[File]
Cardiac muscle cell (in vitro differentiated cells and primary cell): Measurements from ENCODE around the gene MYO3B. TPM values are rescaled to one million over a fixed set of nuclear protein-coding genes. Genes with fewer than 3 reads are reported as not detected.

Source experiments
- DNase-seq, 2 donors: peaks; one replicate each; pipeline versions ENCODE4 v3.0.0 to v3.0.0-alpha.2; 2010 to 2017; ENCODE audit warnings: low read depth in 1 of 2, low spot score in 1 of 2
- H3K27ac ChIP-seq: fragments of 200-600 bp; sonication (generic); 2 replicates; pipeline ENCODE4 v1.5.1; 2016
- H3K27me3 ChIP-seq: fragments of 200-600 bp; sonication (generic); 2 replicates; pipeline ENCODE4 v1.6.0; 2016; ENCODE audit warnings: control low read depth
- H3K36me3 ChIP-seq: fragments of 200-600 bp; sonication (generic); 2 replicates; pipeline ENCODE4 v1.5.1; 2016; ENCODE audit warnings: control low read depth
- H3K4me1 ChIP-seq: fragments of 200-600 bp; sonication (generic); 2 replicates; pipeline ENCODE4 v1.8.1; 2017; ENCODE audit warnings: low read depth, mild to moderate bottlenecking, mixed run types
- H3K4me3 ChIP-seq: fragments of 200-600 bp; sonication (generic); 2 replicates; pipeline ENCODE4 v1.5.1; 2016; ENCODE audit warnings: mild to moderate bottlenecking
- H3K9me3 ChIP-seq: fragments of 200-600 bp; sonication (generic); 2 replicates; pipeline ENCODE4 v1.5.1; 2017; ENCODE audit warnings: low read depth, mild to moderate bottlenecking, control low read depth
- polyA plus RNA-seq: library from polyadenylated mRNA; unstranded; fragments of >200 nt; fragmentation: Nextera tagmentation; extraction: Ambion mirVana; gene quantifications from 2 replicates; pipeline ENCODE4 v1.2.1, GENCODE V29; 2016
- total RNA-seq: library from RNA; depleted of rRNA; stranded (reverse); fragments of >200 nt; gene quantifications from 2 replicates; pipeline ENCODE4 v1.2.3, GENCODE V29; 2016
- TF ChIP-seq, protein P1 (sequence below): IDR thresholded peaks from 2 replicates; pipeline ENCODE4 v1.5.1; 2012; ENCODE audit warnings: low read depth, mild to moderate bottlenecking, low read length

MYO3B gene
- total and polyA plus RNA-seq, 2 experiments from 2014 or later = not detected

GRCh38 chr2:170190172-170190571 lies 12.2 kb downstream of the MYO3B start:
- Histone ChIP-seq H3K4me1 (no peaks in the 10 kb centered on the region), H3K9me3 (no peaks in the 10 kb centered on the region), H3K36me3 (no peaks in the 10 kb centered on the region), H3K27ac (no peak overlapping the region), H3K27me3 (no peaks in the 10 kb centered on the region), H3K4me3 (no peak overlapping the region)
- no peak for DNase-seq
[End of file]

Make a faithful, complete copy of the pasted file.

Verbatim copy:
Cardiac muscle cell (in vitro differentiated cells and primary cell): Measurements from ENCODE around the gene MYO3B. TPM values are rescaled to one million over a fixed set of nuclear protein-coding genes. Genes with fewer than 3 reads are reported as not detected.

Source experiments
- DNase-seq, 2 donors: peaks; one replicate each; pipeline versions ENCODE4 v3.0.0 to v3.0.0-alpha.2; 2010 to 2017; ENCODE audit warnings: low read depth in 1 of 2, low spot score in 1 of 2
- H3K27ac ChIP-seq: fragments of 200-600 bp; sonication (generic); 2 replicates; pipeline ENCODE4 v1.5.1; 2016
- H3K27me3 ChIP-seq: fragments of 200-600 bp; sonication (generic); 2 replicates; pipeline ENCODE4 v1.6.0; 2016; ENCODE audit warnings: control low read depth
- H3K36me3 ChIP-seq: fragments of 200-600 bp; sonication (generic); 2 replicates; pipeline ENCODE4 v1.5.1; 2016; ENCODE audit warnings: control low read depth
- H3K4me1 ChIP-seq: fragments of 200-600 bp; sonication (generic); 2 replicates; pipeline ENCODE4 v1.8.1; 2017; ENCODE audit warnings: low read depth, mild to moderate bottlenecking, mixed run types
- H3K4me3 ChIP-seq: fragments of 200-600 bp; sonication (generic); 2 replicates; pipeline ENCODE4 v1.5.1; 2016; ENCODE audit warnings: mild to moderate bottlenecking
- H3K9me3 ChIP-seq: fragments of 200-600 bp; sonication (generic); 2 replicates; pipeline ENCODE4 v1.5.1; 2017; ENCODE audit warnings: low read depth, mild to moderate bottlenecking, control low read depth
- polyA plus RNA-seq: library from polyadenylated mRNA; unstranded; fragments of >200 nt; fragmentation: Nextera tagmentation; extraction: Ambion mirVana; gene quantifications from 2 replicates; pipeline ENCODE4 v1.2.1, GENCODE V29; 2016
- total RNA-seq: library from RNA; depleted of rRNA; stranded (reverse); fragments of >200 nt; gene quantifications from 2 replicates; pipeline ENCODE4 v1.2.3, GENCODE V29; 2016
- TF ChIP-seq, protein P1 (sequence below): IDR thresholded peaks from 2 replicates; pipeline ENCODE4 v1.5.1; 2012; ENCODE audit warnings: low read depth, mild to moderate bottlenecking, low read length

MYO3B gene
- total and polyA plus RNA-seq, 2 experiments from 2014 or later = not detected

GRCh38 chr2:170190172-170190571 lies 12.2 kb downstream of the MYO3B start:
- Histone ChIP-seq H3K4me1 (no peaks in the 10 kb centered on the region), H3K9me3 (no peaks in the 10 kb centered on the region), H3K36me3 (no peaks in the 10 kb centered on the region), H3K27ac (no peak overlapping the region), H3K27me3 (no peaks in the 10 kb centered on the region), H3K4me3 (no peak overlapping the region)
- no peak for DNase-seq